CLEVELAND — Some RTA bus riders on Cleveland's east side are concerned that upcoming route changes will have a negative impact on their ability to get to work, appointments, and much more in the coming weeks.
The Cleveland Regional Transit Authorities "Next Gen" system redesign plan, which has been in the works since 2019 will get started on June 13.
Part of the plan includes the elimination of the route 38 bus in Cleveland's Glenville neighborhood, leaving daily riders like Brian Hagar wondering what impact it will have on dozens of low-income families who must now walk further to catch the bus.
“About these potential cuts, I’m way concerned," Hagar said.
"Older people have to stop and catch their breath, St. Clair is more than a mile away, like four blocks, five blocks."
“I'm worried about transportation for low-income families because I care for this Glenville area and I care for this community.”
Ward 10 Cleveland Councilman Anthony Hairston, and Ward 9 councilman Kevin Conwell are also concerned about RTA service cut impact in their neighborhoods.
“They were not given any notice or proper notice, or at least the chance to discuss some of the changes," Hairston said.
“What we are doing here is essentially creating a transit desert for the folks who live along this route.”
“I'm worried about the loss of service to the Five Pointe Community Center, that center provides pantry services, they provide produce, they provide seniors with hot meals daily."
"We are also deeply concerned on what effects it will have on young people’s education; along this route you have two K-8 schools.”
Joel Freilich, RTA Director of Service Management, told News 5 RTA will continue to meet with council members and the Glenville community to explore the possibility of additional route adjustments.
Frielich said the Next Gen plan has significant upside for many neighborhoods on Cleveland's east side and said the plan is making dramatic improvements to more than 20 bus routes.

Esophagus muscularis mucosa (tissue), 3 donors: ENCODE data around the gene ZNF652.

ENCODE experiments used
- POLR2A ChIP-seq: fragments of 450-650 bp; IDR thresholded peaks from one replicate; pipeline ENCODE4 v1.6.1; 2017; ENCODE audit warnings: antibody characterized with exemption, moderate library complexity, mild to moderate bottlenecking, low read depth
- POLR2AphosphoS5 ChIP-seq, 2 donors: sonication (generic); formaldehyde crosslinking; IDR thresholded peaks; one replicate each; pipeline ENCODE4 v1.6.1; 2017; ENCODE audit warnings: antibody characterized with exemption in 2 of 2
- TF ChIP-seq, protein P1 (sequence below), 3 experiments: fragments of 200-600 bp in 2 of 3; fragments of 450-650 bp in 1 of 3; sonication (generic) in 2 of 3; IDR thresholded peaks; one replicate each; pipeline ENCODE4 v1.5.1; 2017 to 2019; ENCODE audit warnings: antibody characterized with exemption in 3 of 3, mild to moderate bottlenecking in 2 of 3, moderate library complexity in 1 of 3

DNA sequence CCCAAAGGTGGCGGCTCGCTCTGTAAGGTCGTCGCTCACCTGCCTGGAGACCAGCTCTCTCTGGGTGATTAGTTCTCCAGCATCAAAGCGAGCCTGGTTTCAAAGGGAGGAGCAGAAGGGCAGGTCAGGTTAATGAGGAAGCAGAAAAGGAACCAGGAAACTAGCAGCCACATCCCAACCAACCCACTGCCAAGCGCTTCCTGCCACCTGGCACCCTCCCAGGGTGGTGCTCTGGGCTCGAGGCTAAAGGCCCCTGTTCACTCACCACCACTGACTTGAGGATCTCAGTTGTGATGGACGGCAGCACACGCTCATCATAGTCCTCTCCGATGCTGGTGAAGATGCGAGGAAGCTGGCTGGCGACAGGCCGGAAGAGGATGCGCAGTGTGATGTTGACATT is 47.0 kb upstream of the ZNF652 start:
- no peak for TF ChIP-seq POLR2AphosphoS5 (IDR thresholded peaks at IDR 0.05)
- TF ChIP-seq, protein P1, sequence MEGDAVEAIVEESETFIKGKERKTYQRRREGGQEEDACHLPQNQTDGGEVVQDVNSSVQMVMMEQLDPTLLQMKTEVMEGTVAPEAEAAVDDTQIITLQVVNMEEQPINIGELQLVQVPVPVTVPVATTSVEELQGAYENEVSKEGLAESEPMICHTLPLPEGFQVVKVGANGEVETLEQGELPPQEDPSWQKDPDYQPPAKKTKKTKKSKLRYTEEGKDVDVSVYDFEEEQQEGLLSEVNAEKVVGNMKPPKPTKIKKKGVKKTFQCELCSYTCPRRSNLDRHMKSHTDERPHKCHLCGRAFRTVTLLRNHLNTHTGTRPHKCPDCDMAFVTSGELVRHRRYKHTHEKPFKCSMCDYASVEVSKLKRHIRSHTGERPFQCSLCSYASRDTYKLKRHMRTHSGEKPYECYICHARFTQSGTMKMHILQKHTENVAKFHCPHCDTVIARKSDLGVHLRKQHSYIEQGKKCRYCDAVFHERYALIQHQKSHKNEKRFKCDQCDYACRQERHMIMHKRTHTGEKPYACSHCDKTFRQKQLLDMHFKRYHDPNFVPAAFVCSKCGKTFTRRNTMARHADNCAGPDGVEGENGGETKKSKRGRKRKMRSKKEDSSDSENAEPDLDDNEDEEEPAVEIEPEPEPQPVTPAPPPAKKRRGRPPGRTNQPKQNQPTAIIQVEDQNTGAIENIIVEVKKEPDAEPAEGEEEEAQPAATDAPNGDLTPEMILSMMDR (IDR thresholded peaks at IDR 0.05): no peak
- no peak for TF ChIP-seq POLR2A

He said riders will see big increases in bus frequency on Lakeview, St. Clair, and Superior avenues starting on June 13, a plan kick-off that includes free fare service on RTA buses, trains, and paratransit for an entire week.
"We will continue to consider what other fine-tuning adjustments might be made, to address that concern about the additional walk,” Frielich said.
But Chris Stocking, Chairperson with Clevelanders for Public Transit, told News 5 unless more federal funding and an RTA levy are put on the ballot over the next year, increased and improved service for all riders won't be possible.
“They really need to be held accountable and say when are we going to get more transit funding so we can restore the 30% of service that has been cut the past 15 years," Stocking said.
Meanwhile, RTA Board President Reverend Charles Lucas told News 5 he's working on the possibility of an RTA levy in 2022 and said the pandemic played a role in levy delays.
Lucas said the RTA just hired a new technical director and that exciting improvement in Cleveland's bus services is on the way.